Banning sweets, reducing portion sizes, and holding family weigh-ins will have the opposite effect of what you intend. These behaviors are associated with increased lifetime weight.

Second, diet behaviors are strongly correlated with eating disorders. If you have a child who has an eating disorder or who you are afraid may be at risk of an eating disorder, then I encourage you to learn the dangers of diet culture and try to counteract them in your home.

Teenagers who diet are 5x-18x more likely to develop an eating disorder.

Eating disorders are no joke. And they’re on the rise. If you want to raise a healthy child, then prevent dieting. If your child has an eating disorder, please consider canceling diet culture to help them recover. It will help. A lot.

What parents should do

The bottom line is that parents should stop supporting diet culture and actively work against it in their homes. Diets aren’t healthy and can lead to serious health complications.

What can you do to get started? Here are some ideas:

  1. Start paying attention to diet culture. Notice billboards, magazine covers, social media posts and more that promote intentional weight loss. It’s important to pay attention to how pervasive these messages are.
  2. Get rid of your scale, and stop dieting. I know this isn’t easy, but you can actually be healthier if you stop worrying about your weight. You can still pursue healthy behaviors like eating well, moving, and getting enough sleep. The only difference is that you’re not doing it in pursuit of a weight goal.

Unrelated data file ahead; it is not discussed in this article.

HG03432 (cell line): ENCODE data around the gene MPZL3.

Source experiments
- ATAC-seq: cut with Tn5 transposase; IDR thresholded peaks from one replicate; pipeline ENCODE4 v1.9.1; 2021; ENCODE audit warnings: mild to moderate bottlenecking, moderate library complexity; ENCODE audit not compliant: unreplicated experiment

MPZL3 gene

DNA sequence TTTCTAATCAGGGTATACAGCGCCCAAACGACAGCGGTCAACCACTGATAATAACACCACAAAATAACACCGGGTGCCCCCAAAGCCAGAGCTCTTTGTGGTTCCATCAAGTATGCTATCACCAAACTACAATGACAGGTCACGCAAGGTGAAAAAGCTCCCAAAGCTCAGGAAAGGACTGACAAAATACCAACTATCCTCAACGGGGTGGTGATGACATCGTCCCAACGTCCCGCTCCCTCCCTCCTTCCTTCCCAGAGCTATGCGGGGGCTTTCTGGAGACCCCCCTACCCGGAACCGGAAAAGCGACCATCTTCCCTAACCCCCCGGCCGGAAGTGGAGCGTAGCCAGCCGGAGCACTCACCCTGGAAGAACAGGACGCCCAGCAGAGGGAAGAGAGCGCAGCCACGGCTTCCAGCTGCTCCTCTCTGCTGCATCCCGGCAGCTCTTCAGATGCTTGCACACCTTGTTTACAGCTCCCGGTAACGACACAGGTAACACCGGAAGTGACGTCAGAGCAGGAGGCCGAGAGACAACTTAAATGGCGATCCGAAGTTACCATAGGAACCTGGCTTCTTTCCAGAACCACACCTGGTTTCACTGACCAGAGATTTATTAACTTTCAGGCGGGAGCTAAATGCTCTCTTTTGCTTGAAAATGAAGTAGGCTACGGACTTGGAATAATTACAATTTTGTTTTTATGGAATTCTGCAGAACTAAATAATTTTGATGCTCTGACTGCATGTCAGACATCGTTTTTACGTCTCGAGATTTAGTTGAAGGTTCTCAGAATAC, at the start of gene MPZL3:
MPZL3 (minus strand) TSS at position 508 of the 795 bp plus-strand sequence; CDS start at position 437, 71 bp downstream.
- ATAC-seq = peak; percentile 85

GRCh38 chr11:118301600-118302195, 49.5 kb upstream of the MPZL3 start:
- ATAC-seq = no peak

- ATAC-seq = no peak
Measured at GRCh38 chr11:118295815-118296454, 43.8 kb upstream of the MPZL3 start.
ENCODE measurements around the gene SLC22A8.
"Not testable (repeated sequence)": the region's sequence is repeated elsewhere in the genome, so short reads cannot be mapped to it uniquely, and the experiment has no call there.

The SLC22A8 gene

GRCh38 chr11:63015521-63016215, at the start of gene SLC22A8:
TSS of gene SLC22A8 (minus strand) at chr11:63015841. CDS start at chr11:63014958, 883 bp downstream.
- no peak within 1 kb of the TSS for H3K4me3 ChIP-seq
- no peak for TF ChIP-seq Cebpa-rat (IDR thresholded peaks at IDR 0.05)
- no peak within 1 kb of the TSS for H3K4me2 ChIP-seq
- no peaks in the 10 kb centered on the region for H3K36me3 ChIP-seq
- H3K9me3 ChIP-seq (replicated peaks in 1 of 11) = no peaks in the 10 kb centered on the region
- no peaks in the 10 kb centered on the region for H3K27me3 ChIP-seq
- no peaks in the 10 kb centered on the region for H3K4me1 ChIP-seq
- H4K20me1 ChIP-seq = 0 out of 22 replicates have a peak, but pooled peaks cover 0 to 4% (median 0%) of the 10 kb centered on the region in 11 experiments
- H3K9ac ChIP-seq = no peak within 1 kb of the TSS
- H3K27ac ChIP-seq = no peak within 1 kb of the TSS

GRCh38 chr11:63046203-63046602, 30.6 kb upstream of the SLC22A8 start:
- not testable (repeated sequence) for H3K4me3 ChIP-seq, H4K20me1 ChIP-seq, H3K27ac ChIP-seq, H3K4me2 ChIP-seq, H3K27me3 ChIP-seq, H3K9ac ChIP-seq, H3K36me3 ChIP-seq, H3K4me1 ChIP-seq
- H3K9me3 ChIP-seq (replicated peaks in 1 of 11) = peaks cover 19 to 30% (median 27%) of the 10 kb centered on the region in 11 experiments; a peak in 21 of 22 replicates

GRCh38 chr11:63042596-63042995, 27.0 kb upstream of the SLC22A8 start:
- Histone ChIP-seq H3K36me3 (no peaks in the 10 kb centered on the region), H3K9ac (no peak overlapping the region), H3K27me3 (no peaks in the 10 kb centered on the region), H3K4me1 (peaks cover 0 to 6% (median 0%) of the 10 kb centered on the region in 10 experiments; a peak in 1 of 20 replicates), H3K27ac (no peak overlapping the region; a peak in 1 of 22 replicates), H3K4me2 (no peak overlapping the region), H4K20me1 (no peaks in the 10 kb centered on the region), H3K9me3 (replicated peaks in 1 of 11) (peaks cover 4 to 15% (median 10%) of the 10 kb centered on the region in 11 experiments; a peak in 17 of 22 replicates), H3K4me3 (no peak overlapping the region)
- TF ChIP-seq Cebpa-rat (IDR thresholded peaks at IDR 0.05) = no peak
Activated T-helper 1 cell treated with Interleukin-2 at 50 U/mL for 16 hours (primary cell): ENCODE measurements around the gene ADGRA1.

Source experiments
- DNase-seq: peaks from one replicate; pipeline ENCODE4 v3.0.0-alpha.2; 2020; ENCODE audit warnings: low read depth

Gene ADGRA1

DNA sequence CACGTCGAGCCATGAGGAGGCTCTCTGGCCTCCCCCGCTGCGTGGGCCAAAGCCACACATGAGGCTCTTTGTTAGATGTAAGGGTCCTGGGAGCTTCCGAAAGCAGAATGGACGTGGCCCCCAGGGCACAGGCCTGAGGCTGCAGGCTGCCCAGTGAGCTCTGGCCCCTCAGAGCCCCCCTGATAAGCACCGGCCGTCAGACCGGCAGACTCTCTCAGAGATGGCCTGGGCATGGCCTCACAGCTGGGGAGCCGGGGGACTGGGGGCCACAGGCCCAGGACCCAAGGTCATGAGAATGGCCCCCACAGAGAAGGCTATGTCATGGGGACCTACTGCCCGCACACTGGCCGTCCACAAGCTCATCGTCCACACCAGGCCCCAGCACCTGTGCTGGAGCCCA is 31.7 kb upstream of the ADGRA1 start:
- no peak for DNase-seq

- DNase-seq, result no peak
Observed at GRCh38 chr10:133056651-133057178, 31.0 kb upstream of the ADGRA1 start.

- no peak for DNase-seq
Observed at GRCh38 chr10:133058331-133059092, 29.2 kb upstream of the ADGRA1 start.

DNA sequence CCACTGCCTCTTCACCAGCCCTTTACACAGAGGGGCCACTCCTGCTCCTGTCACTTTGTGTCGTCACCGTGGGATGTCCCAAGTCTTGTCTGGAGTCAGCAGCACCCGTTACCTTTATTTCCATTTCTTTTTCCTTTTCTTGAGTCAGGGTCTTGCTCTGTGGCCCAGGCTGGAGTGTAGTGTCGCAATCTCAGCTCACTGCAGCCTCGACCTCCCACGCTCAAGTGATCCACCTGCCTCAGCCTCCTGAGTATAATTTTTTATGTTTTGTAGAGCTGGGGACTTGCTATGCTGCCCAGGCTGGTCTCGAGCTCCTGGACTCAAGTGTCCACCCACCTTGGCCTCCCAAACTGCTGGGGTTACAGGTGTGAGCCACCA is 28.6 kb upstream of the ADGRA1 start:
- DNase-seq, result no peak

3. Don’t let your kids engage in diet behavior. Look for behaviors like skipping meals, cutting out food groups, counting calories, steps, or any other form of energy, and using diet foods.
  4. Talk about diet culture as a family. Part of what makes diet culture so powerful is that we don’t examine it carefully. Talk about the dangers of diet culture regularly to expose its dangers to our health.
  5. Learn about body-positivity. If you’re wondering what to do instead of dieting, then consider body-positivity. I have a free e-book to help.

Hopefully this review of diet culture has given you some insight into its risks. I encourage you to keep learning and thinking about how your family might benefit from a body-positive approach.


If you want to learn more about how you can help your child recover, please reach out for parent coaching. I’d be glad to help!


Ginny Jones is on a mission to empower parents to raise kids who are free from eating disorders and body hate.

She’s the editor of More-Love.org and a Parent Coach who helps parents handle their kids’ food and body issues.

Published by Ginny Jones

My mission is to help reduce body hate, disordered eating, and eating disorders.